The kokyû – the Violin’s Forgotten Cousin

The kokyû – the Violin’s Forgotten Cousin

In Not by Love Alone I wrote about “the violin’s forgotten cousin” and Japan’s very own bowed instrument; the kokyû 胡弓 (or 日本胡弓). Its origins are disputed. According to the most plausible theory, it was developed in Japan in the late sixteenth century from the shamisen 三味線, a three-stringed plucked lute and the Okinawan kokyû, whose ancestors may well have included the rebec. This would explain why early sources say the Okinawans used it to chase away snakes by imitating the cry of a mysterious beast called raheika – the Japanese word for rebec is rabeikaラベイカ (羅面弦). kokyubow

Possibly, hearing the sixteenth-century Western merchants or missionaries play the rebec and other bowed instruments inspired the Japanese to make their own. Today it is rarely heard and many Japanese do not know it exists.

At a recent visit to the Danish Music Museum I saw that they had a kokyû in their collection of East Asian musical instruments. “Forgotten” it was here as well, labelled as a shamisen (three-stringed, plucked lute). This is understandable, for with the bow and the high bridge missing there was nothing (at least to my untutored eye) to distinguish it from a shamisen except for the smaller size and the longish endpin.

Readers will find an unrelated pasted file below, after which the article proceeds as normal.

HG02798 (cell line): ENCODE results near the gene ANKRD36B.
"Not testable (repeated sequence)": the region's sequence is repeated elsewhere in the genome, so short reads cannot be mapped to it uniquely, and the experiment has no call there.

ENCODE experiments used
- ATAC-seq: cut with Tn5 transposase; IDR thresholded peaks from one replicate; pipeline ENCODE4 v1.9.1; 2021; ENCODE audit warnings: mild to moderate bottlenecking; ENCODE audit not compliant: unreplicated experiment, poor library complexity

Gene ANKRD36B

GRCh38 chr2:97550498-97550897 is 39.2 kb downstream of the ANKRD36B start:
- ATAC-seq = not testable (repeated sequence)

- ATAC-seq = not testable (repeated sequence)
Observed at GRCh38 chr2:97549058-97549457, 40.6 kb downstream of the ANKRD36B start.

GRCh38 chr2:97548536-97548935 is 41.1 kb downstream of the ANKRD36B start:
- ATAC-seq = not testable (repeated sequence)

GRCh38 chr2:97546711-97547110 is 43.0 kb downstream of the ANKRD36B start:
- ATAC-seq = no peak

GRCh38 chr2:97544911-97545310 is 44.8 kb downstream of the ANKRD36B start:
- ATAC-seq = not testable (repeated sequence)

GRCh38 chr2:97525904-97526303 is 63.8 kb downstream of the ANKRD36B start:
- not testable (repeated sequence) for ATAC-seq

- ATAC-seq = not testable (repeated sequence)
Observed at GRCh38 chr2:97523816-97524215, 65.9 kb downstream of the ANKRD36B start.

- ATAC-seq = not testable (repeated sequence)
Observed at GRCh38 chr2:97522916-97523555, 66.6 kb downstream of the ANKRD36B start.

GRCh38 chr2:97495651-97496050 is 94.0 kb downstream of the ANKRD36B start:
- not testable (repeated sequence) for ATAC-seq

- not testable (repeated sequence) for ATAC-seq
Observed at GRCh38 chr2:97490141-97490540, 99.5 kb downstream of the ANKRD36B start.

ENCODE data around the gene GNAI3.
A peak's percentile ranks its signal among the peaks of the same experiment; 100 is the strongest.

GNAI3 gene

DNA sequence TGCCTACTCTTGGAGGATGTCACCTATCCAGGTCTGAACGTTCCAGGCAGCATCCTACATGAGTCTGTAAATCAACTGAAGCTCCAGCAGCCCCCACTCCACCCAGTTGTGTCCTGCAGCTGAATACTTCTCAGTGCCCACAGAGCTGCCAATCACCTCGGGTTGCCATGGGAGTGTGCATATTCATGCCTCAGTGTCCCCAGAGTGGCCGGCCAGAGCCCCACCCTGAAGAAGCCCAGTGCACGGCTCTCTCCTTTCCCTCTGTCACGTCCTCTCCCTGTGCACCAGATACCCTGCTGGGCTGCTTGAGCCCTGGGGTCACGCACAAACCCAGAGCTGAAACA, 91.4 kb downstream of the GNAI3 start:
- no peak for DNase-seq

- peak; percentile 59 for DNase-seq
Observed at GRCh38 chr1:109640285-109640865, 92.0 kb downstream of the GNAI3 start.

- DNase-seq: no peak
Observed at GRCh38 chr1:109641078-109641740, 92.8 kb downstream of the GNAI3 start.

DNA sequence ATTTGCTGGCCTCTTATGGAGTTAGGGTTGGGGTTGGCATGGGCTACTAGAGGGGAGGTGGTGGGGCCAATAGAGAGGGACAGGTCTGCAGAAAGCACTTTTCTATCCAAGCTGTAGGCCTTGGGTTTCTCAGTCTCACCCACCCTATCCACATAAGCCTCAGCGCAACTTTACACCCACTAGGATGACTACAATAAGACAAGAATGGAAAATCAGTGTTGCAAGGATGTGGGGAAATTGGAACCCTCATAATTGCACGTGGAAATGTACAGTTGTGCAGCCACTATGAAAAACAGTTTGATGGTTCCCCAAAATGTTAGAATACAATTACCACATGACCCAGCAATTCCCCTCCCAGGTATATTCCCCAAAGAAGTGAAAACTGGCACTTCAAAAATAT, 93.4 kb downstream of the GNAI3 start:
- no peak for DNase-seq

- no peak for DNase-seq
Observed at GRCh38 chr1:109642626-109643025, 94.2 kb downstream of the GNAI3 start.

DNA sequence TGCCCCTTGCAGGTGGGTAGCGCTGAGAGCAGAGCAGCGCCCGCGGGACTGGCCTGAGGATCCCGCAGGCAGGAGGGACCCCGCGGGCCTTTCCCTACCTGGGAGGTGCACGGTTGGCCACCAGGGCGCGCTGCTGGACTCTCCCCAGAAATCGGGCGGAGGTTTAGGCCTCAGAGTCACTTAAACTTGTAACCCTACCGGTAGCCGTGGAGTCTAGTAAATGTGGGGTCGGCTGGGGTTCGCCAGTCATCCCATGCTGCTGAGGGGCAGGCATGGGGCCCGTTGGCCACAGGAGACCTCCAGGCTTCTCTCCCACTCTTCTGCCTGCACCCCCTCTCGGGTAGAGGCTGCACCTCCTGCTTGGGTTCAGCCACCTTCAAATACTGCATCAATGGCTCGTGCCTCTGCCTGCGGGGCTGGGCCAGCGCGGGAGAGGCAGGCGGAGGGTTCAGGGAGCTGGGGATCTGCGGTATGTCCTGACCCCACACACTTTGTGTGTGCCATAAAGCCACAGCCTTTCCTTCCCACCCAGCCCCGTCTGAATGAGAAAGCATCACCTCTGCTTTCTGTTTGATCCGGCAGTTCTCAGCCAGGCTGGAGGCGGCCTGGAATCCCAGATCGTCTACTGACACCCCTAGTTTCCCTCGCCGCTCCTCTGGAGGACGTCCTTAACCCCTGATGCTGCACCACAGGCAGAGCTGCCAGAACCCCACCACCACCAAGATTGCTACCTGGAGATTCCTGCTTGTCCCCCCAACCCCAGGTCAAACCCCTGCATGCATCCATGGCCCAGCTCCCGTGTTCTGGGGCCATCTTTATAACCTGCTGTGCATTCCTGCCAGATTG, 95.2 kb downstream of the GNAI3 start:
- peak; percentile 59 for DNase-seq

To play the kokyû the musician kneels with the body of the instrument on his lap and hold the bow at the same right angle to the strings (3 or 4 of them), turning the instrument to change strings. The bow is held a bit like a chopstick, the strings are tightened with the ring finger and the little finger of the right hand. The sound is quite small, even compared to other traditional instruments of Japan. You can here a short performance at Tokyo University of the Arts here.

I have added a few pictures of the kokyû and tutor I bought in Japan a few years ago. You can read more about my experience and about the kokyû and its place in Japan’s traditional musics in the introductory chapter in Not by Love Alone.

kokyu-bow

The bow can be taken apart for easy storage and transport.

Accessories: the bridge is detached when the kokyû is not being played. The strings are made of silk. The rosin is the same as for violin bows.

Accessories: the bridge is detached when the kokyû is not being played. The strings are made of silk. The rosin is the same as for violin bows.

Kokyû notation (from AZECHI Keiji, "Kokyû nyûmon" - these days most Japanese probably find Western staff notation easier though.

Kokyû notation (from AZECHI Keiji, “Kokyû nyûmon”) – these days most Japanese probably find Western staff notation easier though.

AZECHI Keiji's Introduction to the kokyû. I bought this before I realized just how many people share their expertise on Youtube ...

AZECHI Keiji’s Introduction to the kokyû. I bought this before I realized just how many people share their expertise on Youtube …

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